The Nuns on the Bus arrived in Marietta to advocate for those less fortunate than most of us - for those who do not have a voice in our society, such as the very young, the poor, and the elderly. These women were doing God's work. To the letter writer who was glad that the nuns were challenged, my question is very simple. Where did you learn your Christian values? Her letter was full of excuses attempting to justify the bad behavior of her group. The group was made up of a few Catholics, Tea Party members, and a few Republicans. The behavior displayed was unwelcoming, intimidating, combative, and just plain rude, including the sign being carried by one member of the Catholic Church reading, "BUMS ON THE BUS".
On that infamous day the women of the church were reciting the Hail Mary prayer. Having been born and raised in the Catholic church I certainly had to question who this Mary was that they were praying to for guidance. Certainly not the Mother of God? The words to the following hymn describe the Mary that I was taught to love and respect.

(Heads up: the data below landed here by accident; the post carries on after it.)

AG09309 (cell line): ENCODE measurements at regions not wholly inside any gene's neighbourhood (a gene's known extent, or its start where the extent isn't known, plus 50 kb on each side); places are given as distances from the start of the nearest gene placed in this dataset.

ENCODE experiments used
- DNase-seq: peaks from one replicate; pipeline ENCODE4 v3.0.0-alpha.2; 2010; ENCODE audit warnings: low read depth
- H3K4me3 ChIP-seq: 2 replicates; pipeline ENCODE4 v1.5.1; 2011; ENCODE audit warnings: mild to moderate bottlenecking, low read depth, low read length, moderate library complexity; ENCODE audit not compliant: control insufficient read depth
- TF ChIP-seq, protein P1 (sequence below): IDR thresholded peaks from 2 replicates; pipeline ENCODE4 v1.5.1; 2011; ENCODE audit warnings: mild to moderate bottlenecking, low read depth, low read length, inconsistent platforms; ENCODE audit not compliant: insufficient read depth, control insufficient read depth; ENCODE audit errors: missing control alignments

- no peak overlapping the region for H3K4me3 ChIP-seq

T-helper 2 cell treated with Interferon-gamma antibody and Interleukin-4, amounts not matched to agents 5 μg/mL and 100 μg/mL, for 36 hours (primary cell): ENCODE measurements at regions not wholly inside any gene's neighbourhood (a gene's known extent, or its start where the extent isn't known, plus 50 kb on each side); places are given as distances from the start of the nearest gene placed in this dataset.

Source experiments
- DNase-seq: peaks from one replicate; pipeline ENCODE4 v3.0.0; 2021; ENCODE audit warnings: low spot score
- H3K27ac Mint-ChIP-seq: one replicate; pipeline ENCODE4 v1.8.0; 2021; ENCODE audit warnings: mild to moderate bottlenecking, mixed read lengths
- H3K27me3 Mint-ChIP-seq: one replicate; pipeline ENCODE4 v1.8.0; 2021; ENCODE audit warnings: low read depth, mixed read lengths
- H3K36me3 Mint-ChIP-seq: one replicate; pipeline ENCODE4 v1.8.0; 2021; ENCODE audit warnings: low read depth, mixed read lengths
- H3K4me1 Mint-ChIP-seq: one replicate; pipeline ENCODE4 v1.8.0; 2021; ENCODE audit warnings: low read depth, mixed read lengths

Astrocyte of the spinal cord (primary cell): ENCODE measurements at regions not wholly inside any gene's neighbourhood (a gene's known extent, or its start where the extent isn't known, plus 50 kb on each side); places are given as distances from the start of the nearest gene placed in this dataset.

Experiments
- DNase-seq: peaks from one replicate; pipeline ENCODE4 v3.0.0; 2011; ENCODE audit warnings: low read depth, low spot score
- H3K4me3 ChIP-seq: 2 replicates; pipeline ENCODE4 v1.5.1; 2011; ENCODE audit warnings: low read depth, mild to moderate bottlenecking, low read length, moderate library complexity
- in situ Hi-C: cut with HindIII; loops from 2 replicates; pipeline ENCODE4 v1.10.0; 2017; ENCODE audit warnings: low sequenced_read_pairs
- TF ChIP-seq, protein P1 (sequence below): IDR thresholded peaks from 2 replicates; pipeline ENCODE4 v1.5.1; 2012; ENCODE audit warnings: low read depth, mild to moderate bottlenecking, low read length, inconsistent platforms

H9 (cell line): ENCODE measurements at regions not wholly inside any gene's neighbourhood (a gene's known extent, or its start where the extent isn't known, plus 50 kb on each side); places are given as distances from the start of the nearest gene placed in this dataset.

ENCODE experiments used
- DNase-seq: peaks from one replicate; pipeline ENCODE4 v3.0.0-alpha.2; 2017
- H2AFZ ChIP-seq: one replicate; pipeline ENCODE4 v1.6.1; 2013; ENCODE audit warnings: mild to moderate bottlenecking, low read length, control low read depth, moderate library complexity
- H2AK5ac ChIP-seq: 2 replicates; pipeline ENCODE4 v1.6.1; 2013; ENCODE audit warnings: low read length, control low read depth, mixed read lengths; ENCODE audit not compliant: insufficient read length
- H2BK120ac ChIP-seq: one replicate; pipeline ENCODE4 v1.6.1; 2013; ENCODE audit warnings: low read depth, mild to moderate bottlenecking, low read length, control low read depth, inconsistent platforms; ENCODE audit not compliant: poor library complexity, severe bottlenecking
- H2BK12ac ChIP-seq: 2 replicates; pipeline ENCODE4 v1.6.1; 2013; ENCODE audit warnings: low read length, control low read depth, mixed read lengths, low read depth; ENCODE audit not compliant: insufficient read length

Gentle woman, quiet light, morning star
so strong and bright,
gentle mother peaceful dove
teach me wisdom, teach me love.
The praying women were not displaying any of these qualities insofar as their attitude toward the nuns was concerned.
Once you cut through the name calling, labeling, and blustering of the author of this letter you end up coming face to face with "bullying," and no matter who is doing it, it is unacceptable behavior. Instead of being proud of this behavior, a note of apology to the Nuns on the Bus is in order. These nuns are strong, unselfish women who are willing to fight for those who cannot fight for themselves even in the face of being vilified by this small group in Marietta. If not for women like this we would still be waiting for our right to vote.